The Church and Economy

I just finished the draft of another article which may one day end up in a small collection of theological writings – actually already my three volumes “Writings on Philosophy and Economy of Power”

New PrincedomsGod, Rights, Law and a Good Society and Rights – Developing Ownership by Linking Control over Space and Time are reasonably full on this topic.

This time it is on Liberation Theology, a contribution written for an edited volume on Social Pedagogics in Latin America (Edited by Jacob Kornbeck and Xavier Úcar)

While writing, I came across this passage, from an article by Rachel Donadio in the New York Times (Francis’ Humility and Emphasis on the Poor Strike a New Tone at the Vatican; 25.5.2013:

“The economy has picked up again here,” said Marco Mesceni, 60, a third-generation vendor of papal memorabilia outside St. Peter’s Square. “It was so hard to sell anything under Benedict. This pope attracts huge crowds, and they all want to bring back home something with his smiling face on it.”

Much could be said – and is said already – on this pope, his charisma and his meaning for the development of catholicism; and much had been said about unintended consequences of action. In this case it is amazing in which way and to which extent we – even being pope – cannot escape commodification. of course, there is also a meaning for papal politics in it: the demand to take up responsibility in the world in which we live.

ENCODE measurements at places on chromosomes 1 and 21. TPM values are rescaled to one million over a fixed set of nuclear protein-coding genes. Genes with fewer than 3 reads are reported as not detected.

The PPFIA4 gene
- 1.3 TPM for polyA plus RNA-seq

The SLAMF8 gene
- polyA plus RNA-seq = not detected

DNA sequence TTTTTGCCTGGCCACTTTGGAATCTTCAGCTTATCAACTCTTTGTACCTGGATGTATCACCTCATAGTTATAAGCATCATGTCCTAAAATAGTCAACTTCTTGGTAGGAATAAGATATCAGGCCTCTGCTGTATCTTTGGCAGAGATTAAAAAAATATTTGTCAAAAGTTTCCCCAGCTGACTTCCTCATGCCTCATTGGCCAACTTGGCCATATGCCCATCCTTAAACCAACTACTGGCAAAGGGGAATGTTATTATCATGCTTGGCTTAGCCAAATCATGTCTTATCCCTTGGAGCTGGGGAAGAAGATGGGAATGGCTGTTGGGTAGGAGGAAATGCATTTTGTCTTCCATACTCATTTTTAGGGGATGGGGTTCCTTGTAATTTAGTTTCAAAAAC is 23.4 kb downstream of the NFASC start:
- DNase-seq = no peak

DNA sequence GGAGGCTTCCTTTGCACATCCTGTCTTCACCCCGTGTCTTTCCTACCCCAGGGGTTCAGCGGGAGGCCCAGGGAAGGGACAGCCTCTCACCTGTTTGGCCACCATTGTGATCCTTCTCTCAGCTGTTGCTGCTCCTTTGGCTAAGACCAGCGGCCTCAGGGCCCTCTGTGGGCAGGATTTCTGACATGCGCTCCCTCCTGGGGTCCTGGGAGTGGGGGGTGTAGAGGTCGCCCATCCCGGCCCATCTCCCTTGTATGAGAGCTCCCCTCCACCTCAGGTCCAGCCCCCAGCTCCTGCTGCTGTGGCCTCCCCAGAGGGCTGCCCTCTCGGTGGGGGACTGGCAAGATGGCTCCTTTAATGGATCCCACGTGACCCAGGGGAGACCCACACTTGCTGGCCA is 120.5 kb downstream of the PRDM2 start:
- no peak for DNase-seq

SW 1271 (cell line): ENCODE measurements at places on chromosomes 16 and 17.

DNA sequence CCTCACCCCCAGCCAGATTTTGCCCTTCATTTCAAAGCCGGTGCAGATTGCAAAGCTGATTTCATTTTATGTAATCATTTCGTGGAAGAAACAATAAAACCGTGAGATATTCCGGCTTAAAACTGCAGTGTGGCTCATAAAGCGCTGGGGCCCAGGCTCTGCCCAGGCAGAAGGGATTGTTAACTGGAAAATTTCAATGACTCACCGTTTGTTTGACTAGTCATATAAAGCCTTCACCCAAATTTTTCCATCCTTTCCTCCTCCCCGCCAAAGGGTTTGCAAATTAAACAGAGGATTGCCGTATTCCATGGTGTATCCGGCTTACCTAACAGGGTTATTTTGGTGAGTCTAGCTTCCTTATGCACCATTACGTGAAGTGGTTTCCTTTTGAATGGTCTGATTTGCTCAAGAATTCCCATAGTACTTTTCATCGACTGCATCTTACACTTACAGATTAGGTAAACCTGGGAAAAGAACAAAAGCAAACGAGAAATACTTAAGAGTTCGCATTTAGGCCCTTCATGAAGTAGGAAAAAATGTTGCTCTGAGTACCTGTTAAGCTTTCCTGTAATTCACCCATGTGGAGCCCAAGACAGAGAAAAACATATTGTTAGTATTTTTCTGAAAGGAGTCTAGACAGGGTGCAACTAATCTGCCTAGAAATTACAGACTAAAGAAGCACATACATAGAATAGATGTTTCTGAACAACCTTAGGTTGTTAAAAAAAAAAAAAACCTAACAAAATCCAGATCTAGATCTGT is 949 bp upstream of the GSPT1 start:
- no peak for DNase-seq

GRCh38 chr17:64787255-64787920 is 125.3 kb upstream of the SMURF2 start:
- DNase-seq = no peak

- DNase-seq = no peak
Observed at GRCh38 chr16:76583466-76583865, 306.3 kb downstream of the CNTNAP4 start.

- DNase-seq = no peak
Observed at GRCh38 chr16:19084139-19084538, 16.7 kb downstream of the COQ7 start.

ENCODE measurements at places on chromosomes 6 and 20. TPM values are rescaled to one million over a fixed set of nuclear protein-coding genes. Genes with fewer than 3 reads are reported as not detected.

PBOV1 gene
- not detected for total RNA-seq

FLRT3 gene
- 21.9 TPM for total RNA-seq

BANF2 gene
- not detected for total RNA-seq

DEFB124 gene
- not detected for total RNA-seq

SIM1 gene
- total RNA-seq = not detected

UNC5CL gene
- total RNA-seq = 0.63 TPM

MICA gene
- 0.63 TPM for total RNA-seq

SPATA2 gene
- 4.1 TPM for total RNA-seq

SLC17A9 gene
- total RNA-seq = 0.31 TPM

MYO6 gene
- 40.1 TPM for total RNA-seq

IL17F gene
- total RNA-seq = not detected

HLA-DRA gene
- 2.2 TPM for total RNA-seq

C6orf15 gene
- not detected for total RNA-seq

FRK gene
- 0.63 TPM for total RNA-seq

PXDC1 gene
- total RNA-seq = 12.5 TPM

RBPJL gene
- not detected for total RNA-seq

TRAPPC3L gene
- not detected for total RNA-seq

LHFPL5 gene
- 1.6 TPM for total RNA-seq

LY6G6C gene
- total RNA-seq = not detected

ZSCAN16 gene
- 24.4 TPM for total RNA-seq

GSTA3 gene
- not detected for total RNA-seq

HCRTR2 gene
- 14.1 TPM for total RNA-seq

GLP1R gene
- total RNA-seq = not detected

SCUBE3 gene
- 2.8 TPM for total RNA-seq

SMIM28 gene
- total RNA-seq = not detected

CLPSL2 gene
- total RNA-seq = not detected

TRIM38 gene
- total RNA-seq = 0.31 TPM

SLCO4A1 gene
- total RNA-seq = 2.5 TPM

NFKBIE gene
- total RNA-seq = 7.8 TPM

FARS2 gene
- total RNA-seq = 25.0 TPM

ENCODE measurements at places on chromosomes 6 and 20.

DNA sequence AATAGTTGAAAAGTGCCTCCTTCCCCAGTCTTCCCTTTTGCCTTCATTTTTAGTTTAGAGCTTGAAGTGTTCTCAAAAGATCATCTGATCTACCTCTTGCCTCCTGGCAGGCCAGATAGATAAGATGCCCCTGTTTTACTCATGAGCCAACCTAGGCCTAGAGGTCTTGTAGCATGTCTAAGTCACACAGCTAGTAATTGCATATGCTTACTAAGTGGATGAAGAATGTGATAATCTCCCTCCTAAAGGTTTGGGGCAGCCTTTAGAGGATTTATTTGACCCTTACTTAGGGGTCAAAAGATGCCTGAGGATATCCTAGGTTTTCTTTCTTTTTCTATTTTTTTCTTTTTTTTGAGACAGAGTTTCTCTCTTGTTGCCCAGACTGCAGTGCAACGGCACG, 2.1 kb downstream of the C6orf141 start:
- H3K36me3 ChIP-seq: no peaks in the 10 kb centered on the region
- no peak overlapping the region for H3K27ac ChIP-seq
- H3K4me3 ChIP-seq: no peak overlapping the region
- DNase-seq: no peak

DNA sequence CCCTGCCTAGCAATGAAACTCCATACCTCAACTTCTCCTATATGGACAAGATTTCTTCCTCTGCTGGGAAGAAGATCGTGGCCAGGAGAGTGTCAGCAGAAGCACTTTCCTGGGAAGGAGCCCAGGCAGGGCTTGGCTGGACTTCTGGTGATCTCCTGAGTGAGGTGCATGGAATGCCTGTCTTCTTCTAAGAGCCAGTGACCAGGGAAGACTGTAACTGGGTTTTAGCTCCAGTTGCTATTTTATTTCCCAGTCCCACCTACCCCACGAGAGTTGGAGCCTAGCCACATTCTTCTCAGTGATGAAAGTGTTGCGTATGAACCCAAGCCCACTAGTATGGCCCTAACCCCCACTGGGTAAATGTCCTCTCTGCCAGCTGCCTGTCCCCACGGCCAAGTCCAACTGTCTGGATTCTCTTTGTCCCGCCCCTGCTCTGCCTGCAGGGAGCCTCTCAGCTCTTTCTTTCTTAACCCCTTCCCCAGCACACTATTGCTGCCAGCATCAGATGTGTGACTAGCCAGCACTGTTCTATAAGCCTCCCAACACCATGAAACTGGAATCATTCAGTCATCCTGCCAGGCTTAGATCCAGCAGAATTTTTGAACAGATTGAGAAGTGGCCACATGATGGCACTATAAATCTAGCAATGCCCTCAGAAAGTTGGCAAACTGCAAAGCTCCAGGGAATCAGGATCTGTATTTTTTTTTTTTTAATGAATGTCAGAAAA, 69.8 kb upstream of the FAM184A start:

Indeed, we may then be grateful to read in the same article:

He has repeatedly returned to the euro crisis and the suffering it has caused in Greece and the Catholic countries of Southern Europe.

“If investments in the banks fail, ‘Oh, it’s a tragedy,’ ” he said, speaking extemporaneously for more than 40 minutes at a Pentecost vigil last weekend, after a private audience with the German chancellor, Angela Merkel, the architect of Europe’s austerity policies. “But if people die of hunger or don’t have food or health, nothing happens. This is our crisis today.”

Still, all this remains very limited: as important as moral statements are, it is important to work towards real redistribution, public responsibility and a new approach towards global economy, based in human rights:rights that have to go beyond protection and need to be enhanced by a fourth generation of Human Rights.

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